certainly “Yes”; to the second, the answer is “We don’t know.” One of the characteristics that have made IEDs so attractive is that explosives of many sorts are readily available during a time of war. A powerful force is familiarity and habit, and if an innovator experimenting with chemical or biological weapons could prove them “successful” (where success would not necessarily be measured in people killed), the technology is readily available for broader use.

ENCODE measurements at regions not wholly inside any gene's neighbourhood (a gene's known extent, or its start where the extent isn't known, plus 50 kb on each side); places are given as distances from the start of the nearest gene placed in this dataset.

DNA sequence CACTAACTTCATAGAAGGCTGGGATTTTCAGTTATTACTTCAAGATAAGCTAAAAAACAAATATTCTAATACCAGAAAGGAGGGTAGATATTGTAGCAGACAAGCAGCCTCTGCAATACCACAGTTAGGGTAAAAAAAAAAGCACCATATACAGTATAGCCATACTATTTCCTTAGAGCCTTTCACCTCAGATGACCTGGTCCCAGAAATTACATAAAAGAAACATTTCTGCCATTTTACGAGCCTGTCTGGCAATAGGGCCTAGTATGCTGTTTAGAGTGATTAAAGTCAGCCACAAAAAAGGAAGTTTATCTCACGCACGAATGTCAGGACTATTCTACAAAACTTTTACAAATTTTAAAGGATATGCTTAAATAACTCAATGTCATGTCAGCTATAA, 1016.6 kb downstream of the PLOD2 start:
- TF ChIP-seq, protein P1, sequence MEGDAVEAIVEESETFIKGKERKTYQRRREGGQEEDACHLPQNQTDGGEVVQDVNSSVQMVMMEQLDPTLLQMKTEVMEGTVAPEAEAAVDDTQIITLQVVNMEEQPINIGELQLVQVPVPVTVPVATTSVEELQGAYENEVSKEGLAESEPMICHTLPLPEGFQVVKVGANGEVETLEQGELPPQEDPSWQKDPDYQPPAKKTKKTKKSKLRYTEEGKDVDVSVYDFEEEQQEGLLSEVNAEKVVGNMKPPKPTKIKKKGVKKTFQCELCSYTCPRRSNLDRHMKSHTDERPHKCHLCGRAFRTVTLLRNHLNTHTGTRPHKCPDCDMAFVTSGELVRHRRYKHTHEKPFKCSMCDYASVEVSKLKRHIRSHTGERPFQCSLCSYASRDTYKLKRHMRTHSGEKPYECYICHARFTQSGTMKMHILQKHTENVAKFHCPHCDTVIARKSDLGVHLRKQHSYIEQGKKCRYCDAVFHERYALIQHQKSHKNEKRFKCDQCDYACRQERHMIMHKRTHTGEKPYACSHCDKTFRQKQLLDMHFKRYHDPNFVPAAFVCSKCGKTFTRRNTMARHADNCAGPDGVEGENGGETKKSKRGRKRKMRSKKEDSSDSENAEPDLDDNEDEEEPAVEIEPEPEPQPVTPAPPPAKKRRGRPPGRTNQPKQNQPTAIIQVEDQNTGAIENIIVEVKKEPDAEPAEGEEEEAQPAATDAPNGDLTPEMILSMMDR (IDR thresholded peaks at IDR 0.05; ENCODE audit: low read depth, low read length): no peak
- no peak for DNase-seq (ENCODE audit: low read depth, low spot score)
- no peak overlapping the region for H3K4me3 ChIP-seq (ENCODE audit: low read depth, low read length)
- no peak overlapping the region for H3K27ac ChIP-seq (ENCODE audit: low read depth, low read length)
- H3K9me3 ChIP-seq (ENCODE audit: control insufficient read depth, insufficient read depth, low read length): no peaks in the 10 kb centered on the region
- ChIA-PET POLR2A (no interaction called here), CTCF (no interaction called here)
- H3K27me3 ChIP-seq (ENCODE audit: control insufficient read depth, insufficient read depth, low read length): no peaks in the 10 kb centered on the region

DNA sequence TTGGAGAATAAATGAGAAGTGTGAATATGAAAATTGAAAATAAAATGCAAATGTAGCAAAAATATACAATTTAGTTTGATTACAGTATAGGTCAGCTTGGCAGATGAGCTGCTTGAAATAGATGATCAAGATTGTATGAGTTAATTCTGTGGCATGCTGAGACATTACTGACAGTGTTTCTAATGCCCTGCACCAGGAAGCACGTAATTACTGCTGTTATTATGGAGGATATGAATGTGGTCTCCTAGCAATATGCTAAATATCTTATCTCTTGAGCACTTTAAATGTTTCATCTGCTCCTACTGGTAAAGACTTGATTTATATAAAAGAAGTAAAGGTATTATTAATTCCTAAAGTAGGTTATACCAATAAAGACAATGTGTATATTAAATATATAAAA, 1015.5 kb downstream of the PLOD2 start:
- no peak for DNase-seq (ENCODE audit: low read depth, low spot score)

Chemical and biological weapons (CBW) have the characteristic that the advantage presently lies strongly with the attacker. There are many possible weapons, from those that are highly developed and very familiar (e.g., hydrogen cyanide, classical nerve agents, anthrax) through more advanced and less well understood threats (e.g., non-traditional agents or NTAs, and tularemia), to hypothetical threats (e.g., genetically engineered viruses) (see Box 1.1). Some of these agents might be used in large-scale, force-on-force engagements; others in “insurgencies of attrition” designed to force the United States to withdraw from a theatre due to financial and political fatigue. It is impossible technically—and unfeasible economically—to try to provide solutions to all threats. There is no analog to “stealth” or “nuclear weapons” or “overhead assets.” Scientific and technical innovations that provide such commanding advantage to neutralize the threat for a period of decades do not currently exist. Moreover, because this area of conflict involves everyone at the border between warfare and medicine, including military personnel and civilians on both sides of the conflict, it has—in the United States, but not in hands of some adversaries—regulatory constraints that slow development in ways that are unfamiliar to DoD. The problem is fractal: for every agent or organism, and for every countermeasure, there is a variation—and one that might be easy to implement—that escapes the countermeasure. The United States simply cannot afford to deal with all threats on an individual basis and there is no universal solution. It must choose what problems to solve. Not to choose—the strategy it has largely followed—has resulted in ineffective or uncertain defensive capabilities against many agents. As a result, even in best cases, combatant commanders have a (very) limited ability to estimate the influence of CBW on proposed operations especially when used in innovative ways. (See Appendix B.)